- Valentine, Ben (January 13, 2015). "Lack of prime numbers – the age problem for the Devils". Sporting News. Archived from the original on February 18, 2015. Retrieved February 18, 2015.
- "2013–14 New Jersey Devils Roster and Statistics". Hockey Reference. Retrieved February 16, 2015.
- "Brodeur retires, joins Blues' staff". ESPN. January 29, 2015. Retrieved January 8, 2016.
- "Pete DeBoer fired by Devils". CBC Sports. Associated Press. December 26, 2014. Retrieved March 26, 2015.
- Chere, Rich (January 20, 2015). "Co-coach Adam Oates putting his stamp on Devils". The Star-Ledger. Retrieved March 26, 2015.
- Chere, Rick (April 11, 2015). "Lou Lamoriello and Devils players reflect on one win in last 11 games". The Star-Ledger. Retrieved April 13, 2015.
- Morreale, Mike G. (May 4, 2015). "Shero named GM of Devils; Lamoriello still president". National Hockey League. Retrieved July 7, 2015.
- "Devils name John Hynes as head coach". New Jersey Devils. June 2, 2015. Retrieved July 7, 2015.
- Brophy, Mike (July 23, 2015). "Lamoriello resigns from Devils, becomes Leafs GM". National Hockey League. Retrieved July 24, 2015.
- "2015–16 National Hockey League Standings". The Internet Hockey Database. Retrieved November 5, 2017.
- "2016–17 National Hockey League Standings". The Internet Hockey Database. Retrieved November 5, 2017.
- Gross, Andrew (April 10, 2017). "Wood, Blandisi among four re-assigned to Albany (AHL)". USA Today. Retrieved November 5, 2017.
- "Devils buck odds to win NHL draft lottery; Vegas to pick sixth". Sports Illustrated. Associated Press. April 29, 2017. Retrieved November 5, 2017.
- Morreale, Mike G. (June 23, 2017). "Nico Hischier selected by Devils with top pick of 2017 Draft". National Hockey League. Retrieved June 23, 2017.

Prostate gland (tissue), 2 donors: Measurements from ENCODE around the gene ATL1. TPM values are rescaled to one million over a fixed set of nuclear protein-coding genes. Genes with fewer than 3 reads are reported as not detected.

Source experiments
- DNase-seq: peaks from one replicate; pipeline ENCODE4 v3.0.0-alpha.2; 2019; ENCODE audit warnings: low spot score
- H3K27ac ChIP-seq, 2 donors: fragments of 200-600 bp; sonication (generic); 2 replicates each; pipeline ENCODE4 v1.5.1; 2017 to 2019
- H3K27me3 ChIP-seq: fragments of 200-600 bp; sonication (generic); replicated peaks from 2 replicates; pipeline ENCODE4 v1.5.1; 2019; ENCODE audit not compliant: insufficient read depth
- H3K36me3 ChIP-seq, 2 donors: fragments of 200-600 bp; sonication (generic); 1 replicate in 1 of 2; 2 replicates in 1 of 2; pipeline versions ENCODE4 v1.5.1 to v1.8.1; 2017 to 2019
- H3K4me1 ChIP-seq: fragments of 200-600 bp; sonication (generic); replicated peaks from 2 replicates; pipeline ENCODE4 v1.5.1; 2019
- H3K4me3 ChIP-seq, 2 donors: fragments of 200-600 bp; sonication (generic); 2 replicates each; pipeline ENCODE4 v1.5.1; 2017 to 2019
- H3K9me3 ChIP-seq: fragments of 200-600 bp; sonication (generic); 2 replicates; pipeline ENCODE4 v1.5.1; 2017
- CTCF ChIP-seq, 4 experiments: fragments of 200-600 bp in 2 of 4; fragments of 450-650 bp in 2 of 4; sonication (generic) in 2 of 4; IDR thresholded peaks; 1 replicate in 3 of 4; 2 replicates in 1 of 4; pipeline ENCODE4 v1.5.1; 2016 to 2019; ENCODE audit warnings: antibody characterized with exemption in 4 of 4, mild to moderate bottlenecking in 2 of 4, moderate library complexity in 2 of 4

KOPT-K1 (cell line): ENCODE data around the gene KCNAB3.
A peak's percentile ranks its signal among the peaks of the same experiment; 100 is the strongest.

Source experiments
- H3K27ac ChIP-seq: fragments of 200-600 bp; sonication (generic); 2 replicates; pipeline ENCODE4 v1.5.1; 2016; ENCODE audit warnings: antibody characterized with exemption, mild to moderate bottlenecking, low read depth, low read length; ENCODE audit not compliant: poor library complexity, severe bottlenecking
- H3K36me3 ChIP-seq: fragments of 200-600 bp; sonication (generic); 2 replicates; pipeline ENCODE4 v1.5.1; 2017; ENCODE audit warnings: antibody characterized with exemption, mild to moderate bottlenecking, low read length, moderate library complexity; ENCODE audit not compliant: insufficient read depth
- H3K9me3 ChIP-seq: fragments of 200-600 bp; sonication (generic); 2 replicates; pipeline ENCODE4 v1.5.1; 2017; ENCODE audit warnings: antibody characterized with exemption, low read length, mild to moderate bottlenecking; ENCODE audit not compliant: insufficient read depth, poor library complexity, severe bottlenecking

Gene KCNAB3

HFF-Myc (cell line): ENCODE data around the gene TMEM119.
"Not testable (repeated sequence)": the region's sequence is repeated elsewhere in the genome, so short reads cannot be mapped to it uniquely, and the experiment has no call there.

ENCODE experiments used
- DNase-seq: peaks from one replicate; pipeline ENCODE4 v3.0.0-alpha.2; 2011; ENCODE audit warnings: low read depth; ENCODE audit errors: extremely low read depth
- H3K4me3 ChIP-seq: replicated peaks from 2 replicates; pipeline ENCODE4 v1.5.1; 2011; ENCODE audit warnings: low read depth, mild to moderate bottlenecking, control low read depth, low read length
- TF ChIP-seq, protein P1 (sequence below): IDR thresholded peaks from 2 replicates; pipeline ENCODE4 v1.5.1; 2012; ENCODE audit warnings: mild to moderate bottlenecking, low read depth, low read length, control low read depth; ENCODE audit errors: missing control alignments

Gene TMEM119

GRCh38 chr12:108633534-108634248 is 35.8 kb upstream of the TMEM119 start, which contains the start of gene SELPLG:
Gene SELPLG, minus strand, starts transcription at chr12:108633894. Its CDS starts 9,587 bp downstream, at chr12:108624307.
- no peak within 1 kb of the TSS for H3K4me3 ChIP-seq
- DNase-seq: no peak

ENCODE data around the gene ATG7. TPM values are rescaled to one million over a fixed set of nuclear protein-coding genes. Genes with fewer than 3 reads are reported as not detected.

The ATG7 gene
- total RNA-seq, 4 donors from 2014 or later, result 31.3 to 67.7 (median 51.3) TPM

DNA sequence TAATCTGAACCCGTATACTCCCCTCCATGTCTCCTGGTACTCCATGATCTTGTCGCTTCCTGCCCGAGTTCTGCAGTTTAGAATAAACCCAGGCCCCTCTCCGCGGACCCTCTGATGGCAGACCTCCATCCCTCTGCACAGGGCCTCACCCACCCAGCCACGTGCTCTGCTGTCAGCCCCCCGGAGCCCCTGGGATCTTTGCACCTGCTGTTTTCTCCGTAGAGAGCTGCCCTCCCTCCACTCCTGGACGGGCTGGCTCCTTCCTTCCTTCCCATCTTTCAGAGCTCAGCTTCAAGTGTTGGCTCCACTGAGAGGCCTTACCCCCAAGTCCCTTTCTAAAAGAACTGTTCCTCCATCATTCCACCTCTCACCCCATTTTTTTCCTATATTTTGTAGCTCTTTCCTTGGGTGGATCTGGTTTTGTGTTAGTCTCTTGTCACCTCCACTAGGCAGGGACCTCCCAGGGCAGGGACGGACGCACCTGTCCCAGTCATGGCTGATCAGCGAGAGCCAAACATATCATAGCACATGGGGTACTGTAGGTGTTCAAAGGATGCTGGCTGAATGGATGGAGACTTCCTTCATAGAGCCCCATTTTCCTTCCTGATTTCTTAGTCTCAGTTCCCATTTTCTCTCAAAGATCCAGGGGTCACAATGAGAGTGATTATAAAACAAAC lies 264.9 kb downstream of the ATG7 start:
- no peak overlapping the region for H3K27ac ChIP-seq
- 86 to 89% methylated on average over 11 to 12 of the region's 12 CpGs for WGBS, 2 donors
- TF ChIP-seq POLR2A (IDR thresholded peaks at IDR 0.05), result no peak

- Clipperton, Joshua (November 2, 2017). "Cory Schneider blanks Canucks as Devils record best franchise start". CBC Sports. The Canadian Press. Retrieved November 2, 2017.
- "Taylor Hall nominated for the Hart Trophy". sny.tv. April 27, 2018. Retrieved April 29, 2018.
- "Devils clinch playoff berth with win against Maple Leafs". National Hockey League. April 5, 2018. Retrieved April 5, 2018.
- Tasch, Justin (April 21, 2018). "Devils season ends with 3-1 loss to Lightning in Game 5 of first-round playoff series". Daily News. New York. Retrieved April 22, 2018.
- "Hall of Devils wins Hart Trophy as NHL MVP". National Hockey League. June 20, 2018. Retrieved June 25, 2017.
- Nelson, Kristen (April 9, 2019). "New Jersey Devils Land First Pick in 2019 NHL Draft Lottery". SI.com. Retrieved April 10, 2019.
- Wyshynski, Greg (April 9, 2019). "Devils beat odds to win lottery, chance at Hughes". ESPN.com. Retrieved April 10, 2019.
- Allen, Kevin; Mastracco, Abbey (June 22, 2019). "Devils select US-born Jack Hughes with the No. 1 pick in the NHL draft". USA Today. Retrieved November 2, 2020.
- "Predators trade Subban to Devils". TSN. June 22, 2019. Retrieved May 26, 2020.
- "RELEASE: Devils Agree to Terms With RW Wayne Simmonds". NHL.com. July 1, 2019. Retrieved May 26, 2020.
- Gulitti, Tom (May 26, 2020). "NHL plans to return with 24-team Stanley Cup Playoffs". NHL.com. Retrieved May 26, 2020.
- Wescott, Chris (May 27, 2020). "THREE THINGS: Devils Season Officially Ends". NHL.com. Retrieved May 27, 2020.
- "Lindy Ruff named Devils' coach, Tom Fitzgerald stays GM". ESPN.com. July 9, 2020. Retrieved July 9, 2020.
- Karol, Kristofer (January 27, 2003). "NHL 'quacked' up with hockey jersey switch". State News. Archived from the original on October 11, 2007. Retrieved August 30, 2006.
- "New Jersey Devils history". Sports E-Cyclopedia. Tank Productions. March 25, 2006. Retrieved March 25, 2006.
- Chere, Rich (September 2, 2009). "Many liked original NJ Devils colors". The Star-Ledger. Retrieved March 9, 2015.
- Dan Rosen (November 18, 2008). "NHL Insider: Third jerseys getting first-rate reviews". National Hockey League. Retrieved November 23, 2008.
- Hradek, EJ (October 22, 2003). "Lou knows how to develop Devils". ESPN The Magazine. Retrieved October 11, 2008.
- Swayne and Dodds, p. 980.
- "Devils to wear classic sweaters". National Hockey League. August 25, 2009. Retrieved February 26, 2015.
- Chere, Rich (March 17, 2010). "Martin Brodeur excited to wear original Devils colors and replica mask". The Star-Ledger. Retrieved March 7, 2015.
- Chere, Rich (March 17, 2010). "Devils continue domination of Penguins, gain tie for Atlantic Division lead with 5–2 victory". The Star-Ledger. Retrieved March 7, 2015.